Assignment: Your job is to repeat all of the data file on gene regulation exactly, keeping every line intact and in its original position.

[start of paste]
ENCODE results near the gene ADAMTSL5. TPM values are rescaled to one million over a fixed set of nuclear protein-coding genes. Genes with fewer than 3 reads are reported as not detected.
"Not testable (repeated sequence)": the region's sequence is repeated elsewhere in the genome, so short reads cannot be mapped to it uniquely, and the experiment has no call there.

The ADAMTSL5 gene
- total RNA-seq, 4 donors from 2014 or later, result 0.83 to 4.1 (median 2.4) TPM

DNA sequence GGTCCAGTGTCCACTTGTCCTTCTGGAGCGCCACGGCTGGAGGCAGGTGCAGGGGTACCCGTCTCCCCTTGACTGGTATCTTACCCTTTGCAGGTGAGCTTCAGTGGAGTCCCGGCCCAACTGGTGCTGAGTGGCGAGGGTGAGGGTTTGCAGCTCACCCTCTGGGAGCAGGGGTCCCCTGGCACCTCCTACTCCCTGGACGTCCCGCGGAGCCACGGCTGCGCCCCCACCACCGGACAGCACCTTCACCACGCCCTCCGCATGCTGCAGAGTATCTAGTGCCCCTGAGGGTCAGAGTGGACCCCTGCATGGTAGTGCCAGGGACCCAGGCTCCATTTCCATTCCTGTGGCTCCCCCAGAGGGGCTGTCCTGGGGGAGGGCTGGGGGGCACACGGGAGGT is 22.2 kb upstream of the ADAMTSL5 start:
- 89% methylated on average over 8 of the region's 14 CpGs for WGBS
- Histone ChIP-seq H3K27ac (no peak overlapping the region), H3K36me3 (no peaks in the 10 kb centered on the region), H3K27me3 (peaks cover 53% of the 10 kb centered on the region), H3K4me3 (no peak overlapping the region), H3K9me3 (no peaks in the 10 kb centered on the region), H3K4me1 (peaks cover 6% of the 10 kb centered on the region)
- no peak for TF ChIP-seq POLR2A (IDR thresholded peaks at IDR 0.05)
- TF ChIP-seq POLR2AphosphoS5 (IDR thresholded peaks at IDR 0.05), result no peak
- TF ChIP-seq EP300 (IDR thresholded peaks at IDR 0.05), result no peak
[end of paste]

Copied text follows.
ENCODE results near the gene ADAMTSL5. TPM values are rescaled to one million over a fixed set of nuclear protein-coding genes. Genes with fewer than 3 reads are reported as not detected.
"Not testable (repeated sequence)": the region's sequence is repeated elsewhere in the genome, so short reads cannot be mapped to it uniquely, and the experiment has no call there.

The ADAMTSL5 gene
- total RNA-seq, 4 donors from 2014 or later, result 0.83 to 4.1 (median 2.4) TPM

DNA sequence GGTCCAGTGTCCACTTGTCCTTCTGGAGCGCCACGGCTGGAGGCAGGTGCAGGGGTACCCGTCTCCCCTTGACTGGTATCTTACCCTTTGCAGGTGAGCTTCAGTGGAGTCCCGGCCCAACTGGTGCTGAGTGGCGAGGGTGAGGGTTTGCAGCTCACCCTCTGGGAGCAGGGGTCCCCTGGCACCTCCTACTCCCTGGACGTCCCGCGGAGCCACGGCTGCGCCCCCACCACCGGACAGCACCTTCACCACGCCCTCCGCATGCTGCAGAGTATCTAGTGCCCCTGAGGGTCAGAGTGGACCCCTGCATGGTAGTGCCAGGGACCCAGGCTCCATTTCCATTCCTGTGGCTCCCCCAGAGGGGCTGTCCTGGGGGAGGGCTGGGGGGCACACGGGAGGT is 22.2 kb upstream of the ADAMTSL5 start:
- 89% methylated on average over 8 of the region's 14 CpGs for WGBS
- Histone ChIP-seq H3K27ac (no peak overlapping the region), H3K36me3 (no peaks in the 10 kb centered on the region), H3K27me3 (peaks cover 53% of the 10 kb centered on the region), H3K4me3 (no peak overlapping the region), H3K9me3 (no peaks in the 10 kb centered on the region), H3K4me1 (peaks cover 6% of the 10 kb centered on the region)
- no peak for TF ChIP-seq POLR2A (IDR thresholded peaks at IDR 0.05)
- TF ChIP-seq POLR2AphosphoS5 (IDR thresholded peaks at IDR 0.05), result no peak
- TF ChIP-seq EP300 (IDR thresholded peaks at IDR 0.05), result no peak